The Canadian Institute for Health Research (CIHR), the Heart and Stroke Foundation, and USask recently awarded Foulds—the university’s Indigenous Early Career Women’s Heart and Brain Chair—a total of $730,000 over five years to complete her research.
“My research will focus on the prevention of cardiovascular disease with a specific focus on Indigenous populations and women,” said Foulds, a professor in the College of Kinesiology. “I am currently undertaking a project to assess the importance of culture and social support as mediators of risks of heart disease.”
Her research program will use a holistic approach to assessing the importance of cultural identity, cultural connectedness and social support as risk factors for cardiovascular disease among Indigenous women, investigating whether being culturally engaged, positively identifying with your culture and having social support networks may mediate risks of cardiovascular disease.
“From my initial master’s research working with a number of communities in British Columbia, we noticed that blood pressure was fairly low, even among communities with elevated rates of diabetes and obesity,” said Foulds. “My PhD work built on this observation. One of the important findings was that cultural identity and cultural engagement were important risk factors of hypertension among Indigenous populations, even more important than body size.”
Building on that idea, her current project will look at the importance of culture and social support for a larger array of risk factors. Foulds has collaborated with a committee of community advisors to design the project and are preparing for the first study.
The first step will be to get a sense of what culture means and what measurement of culture should look like, through focus groups and photovoice. The group has begun with a study in collaboration with Métis people on campus and anticipates undertaking a similar project with First Nations people in the near future.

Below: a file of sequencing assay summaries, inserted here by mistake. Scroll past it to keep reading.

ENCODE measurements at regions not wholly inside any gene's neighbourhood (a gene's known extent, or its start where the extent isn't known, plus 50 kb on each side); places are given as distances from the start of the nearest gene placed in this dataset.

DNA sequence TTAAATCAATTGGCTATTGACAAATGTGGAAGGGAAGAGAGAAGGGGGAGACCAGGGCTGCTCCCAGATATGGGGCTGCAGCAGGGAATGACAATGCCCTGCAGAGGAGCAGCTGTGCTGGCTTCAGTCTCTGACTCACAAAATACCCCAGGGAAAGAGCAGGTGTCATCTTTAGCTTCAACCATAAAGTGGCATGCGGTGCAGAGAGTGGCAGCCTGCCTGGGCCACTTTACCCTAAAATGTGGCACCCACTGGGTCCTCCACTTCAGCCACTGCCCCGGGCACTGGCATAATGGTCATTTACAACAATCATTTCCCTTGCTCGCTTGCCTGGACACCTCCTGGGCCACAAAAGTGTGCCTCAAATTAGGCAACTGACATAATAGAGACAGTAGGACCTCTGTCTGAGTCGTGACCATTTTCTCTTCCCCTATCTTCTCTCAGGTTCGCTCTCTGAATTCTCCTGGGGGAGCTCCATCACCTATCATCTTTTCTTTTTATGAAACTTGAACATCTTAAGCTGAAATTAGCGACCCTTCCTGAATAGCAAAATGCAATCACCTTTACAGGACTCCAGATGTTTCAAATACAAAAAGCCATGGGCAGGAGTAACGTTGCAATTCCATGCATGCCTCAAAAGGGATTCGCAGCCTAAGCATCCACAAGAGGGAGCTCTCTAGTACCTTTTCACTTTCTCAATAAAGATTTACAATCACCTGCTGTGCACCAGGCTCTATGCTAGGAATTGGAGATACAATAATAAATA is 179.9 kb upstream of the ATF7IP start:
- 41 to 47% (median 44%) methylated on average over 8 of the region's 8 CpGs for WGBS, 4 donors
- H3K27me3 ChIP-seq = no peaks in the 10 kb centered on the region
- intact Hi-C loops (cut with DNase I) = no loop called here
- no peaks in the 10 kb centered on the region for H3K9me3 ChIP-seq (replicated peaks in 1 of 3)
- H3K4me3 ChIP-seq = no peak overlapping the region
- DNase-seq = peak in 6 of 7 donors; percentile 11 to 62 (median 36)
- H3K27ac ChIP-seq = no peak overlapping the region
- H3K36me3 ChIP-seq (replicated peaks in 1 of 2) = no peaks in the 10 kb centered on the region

The initial response to her research has been positive, with many of the Indigenous people she has spoken to recognizing the importance of culture and support in health.
“Indigenous women are a really important part of our communities,” Foulds said. “We play important roles both within the home and outside of the home, supporting families, children, grandchildren, Elders and other family members. Indigenous women are massively under-represented when it comes to understanding heart disease.”
Foulds hopes to increase recognition in mainstream medicine to show that women’s experiences of cardiovascular disease differ from men. She indicated that women with cardiovascular disease may experience less intense chest pain, additional discomfort in the torso region and arms, and unusual fatigue that is more likely to go undiagnosed and untreated. Mental stress can also be a trigger for women, and cardiovascular disease can often be confused for the flu.
While there are other researchers exploring the importance of culture in well-being or wellness in Indigenous communities through a qualitative approach, Foulds is not aware of any other researchers taking a more quantitative approach.
Foulds said that since 2010, the only data collected to evaluate rates of heart disease among Indigenous women are from her previous work in B.C.
“We are relying on out-of-date information, at least 10 years old, and a significant lack of information,” she said. “Based on my previous research, I anticipate culture and social support will be important contributors to risk factors of cardiovascular disease and overall health.”
Once her research is completed, Foulds will look at new cultural-based programs or interventions as a method of improving health for Indigenous women.